I’m always curious about how the sonnet form was developed in Italy and whether it was influenced by Asian poetry because Li Po wrote many poems of fourteen lines. But spaghetti or noodles, pizza or dabing, do we really need to know which came first?
The situation is similar and even more interesting with your country. Marco Polo brought Italian culture to China and took Chinese paintings and poetry to Italy. Chinese classical poetry was first translated into Italian and then spread to the other parts of Europe. Italian poetry has been one of the major influences on modern and contemporary Chinese poetry. Many earlier poets, such as Hu Shi, translated Dante through English. Montale was widely known in China in the 1980s. Other major Italian poets have also been translated into Chinese. I’m always curious about how the sonnet form was developed in Italy and whether it was influenced by Asian poetry because Li Po (701–762) wrote many poems of fourteen lines. But spaghetti or noodles, pizza or dabing (Chinese pan-fried bread), do we really need to know which came first?
FM: You moved to the US at a very young age. Were your first verses born in the US after you left your homeland?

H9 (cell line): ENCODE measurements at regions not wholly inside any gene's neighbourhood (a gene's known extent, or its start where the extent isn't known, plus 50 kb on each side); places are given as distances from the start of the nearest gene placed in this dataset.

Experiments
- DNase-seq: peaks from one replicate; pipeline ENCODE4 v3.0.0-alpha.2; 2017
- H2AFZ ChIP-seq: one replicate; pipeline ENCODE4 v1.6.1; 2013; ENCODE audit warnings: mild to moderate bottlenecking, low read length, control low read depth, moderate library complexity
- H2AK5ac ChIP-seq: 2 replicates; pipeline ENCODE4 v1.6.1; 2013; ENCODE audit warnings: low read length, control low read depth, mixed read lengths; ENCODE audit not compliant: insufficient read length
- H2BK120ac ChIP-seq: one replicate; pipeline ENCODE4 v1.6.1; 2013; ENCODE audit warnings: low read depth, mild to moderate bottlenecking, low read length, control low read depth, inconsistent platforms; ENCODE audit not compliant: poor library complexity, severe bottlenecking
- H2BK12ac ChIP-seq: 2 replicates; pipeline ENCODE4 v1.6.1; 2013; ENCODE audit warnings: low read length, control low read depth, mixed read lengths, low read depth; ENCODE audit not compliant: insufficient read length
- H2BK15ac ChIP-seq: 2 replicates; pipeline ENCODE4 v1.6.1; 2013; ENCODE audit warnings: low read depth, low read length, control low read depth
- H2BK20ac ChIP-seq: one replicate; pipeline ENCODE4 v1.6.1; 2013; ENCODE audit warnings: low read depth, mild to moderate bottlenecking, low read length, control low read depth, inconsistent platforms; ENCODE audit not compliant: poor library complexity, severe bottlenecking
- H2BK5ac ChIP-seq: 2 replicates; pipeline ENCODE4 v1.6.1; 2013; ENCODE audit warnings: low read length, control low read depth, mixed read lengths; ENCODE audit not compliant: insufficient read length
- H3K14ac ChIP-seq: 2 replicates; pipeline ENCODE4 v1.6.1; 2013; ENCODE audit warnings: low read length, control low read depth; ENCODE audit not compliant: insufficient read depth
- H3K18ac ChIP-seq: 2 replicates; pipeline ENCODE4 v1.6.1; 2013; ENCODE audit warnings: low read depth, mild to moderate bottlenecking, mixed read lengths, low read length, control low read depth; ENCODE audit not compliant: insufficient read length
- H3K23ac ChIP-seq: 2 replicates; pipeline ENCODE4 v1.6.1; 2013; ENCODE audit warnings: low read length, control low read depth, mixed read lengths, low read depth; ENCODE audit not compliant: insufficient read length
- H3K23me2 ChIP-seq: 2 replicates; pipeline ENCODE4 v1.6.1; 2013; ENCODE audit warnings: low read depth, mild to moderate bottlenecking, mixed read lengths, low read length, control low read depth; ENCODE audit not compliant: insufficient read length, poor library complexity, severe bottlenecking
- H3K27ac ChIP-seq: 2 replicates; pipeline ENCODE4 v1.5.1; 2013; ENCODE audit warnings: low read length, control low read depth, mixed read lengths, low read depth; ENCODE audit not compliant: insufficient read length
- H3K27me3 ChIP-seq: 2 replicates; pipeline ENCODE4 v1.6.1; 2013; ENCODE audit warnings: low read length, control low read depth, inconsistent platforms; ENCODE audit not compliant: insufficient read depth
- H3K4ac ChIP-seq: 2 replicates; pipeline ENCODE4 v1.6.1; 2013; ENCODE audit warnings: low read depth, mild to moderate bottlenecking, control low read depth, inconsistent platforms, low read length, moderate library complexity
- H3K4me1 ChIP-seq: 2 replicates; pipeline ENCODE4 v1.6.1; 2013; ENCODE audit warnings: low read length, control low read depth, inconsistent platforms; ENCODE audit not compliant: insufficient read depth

MD: I wasn’t very young when I moved to the US. I finished college in China. I started writing poetry in middle school in my hometown by the Yangtze River, in classical forms, but soon changed to free verse due to the influence of Western literature in translation. Then I moved to Beijing, Boston, and finally settled in California. Occasionally I write in English, but I’m not a “bilingual poet.” Chinese is a more complicated language and inspires me more visually and emotionally. I started making “visual poems” in recent years. I play with words that are similar in shapes as well as in sound when I explore deeper meanings and associations.
FM: After you moved to the US, did the relocation change your relationship with your old culture? Do you agree with an Italian contemporary poet, Attilio Bertolucci, who writes that “a plant transplanted in another ground can make more beautiful flowers”?
MD: I do. I think I would be a boring professor if I had returned to China to make a living there. I go back every year as an observer and outsider. I wasn’t aware of the “old culture” until I became a total stranger—everything started to look fresher after I left China, including the writing system. I’m the third generation of “foreign students in another country” in my family, and the first two generations were persecuted after they returned home. But I love China no matter what. The more you are hurt, the more you hang on to your motherland. This going back and forth makes me unsettled. Artistically, I’m very isolated in the US.